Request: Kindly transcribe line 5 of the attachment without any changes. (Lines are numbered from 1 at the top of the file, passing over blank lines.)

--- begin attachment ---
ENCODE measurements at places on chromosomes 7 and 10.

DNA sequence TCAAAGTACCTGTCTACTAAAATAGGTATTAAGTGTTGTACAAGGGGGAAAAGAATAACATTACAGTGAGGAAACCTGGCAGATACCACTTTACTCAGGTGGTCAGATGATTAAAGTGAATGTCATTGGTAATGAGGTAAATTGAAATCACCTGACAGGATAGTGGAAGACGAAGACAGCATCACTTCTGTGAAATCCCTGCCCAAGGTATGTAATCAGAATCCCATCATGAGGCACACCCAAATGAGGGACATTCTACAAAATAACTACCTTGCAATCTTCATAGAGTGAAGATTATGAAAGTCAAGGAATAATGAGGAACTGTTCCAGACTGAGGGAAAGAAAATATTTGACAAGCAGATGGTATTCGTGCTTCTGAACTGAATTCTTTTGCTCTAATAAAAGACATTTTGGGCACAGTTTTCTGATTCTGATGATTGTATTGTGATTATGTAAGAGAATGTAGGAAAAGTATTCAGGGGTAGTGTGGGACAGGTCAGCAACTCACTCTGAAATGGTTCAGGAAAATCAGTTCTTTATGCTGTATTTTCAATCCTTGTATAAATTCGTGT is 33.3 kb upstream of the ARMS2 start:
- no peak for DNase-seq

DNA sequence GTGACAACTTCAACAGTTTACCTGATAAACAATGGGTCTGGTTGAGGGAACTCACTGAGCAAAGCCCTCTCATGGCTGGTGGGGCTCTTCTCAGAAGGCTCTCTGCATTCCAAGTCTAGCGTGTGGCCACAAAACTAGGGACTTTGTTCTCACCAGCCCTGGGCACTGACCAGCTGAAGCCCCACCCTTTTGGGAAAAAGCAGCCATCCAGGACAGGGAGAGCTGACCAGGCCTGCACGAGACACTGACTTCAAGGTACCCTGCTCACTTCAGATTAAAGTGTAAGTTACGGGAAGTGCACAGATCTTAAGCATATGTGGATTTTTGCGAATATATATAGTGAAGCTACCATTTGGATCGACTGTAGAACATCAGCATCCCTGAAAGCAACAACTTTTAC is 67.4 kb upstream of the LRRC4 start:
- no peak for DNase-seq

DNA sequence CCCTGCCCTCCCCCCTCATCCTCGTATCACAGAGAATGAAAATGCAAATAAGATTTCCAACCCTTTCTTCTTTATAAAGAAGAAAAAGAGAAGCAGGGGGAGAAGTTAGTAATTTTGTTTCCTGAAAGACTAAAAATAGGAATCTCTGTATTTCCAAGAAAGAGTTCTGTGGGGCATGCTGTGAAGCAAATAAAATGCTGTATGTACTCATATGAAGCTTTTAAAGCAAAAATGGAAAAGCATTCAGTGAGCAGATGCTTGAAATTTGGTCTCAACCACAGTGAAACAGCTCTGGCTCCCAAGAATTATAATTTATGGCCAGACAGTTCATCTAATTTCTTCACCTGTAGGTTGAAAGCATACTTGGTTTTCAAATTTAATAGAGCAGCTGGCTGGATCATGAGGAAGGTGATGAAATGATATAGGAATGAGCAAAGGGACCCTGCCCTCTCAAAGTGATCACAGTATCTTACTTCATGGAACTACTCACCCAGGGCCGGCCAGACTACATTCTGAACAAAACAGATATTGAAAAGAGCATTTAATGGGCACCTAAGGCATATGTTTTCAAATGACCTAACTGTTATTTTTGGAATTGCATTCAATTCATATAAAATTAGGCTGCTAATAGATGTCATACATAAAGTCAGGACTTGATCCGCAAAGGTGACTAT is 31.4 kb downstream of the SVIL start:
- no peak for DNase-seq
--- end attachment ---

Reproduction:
- no peak for DNase-seq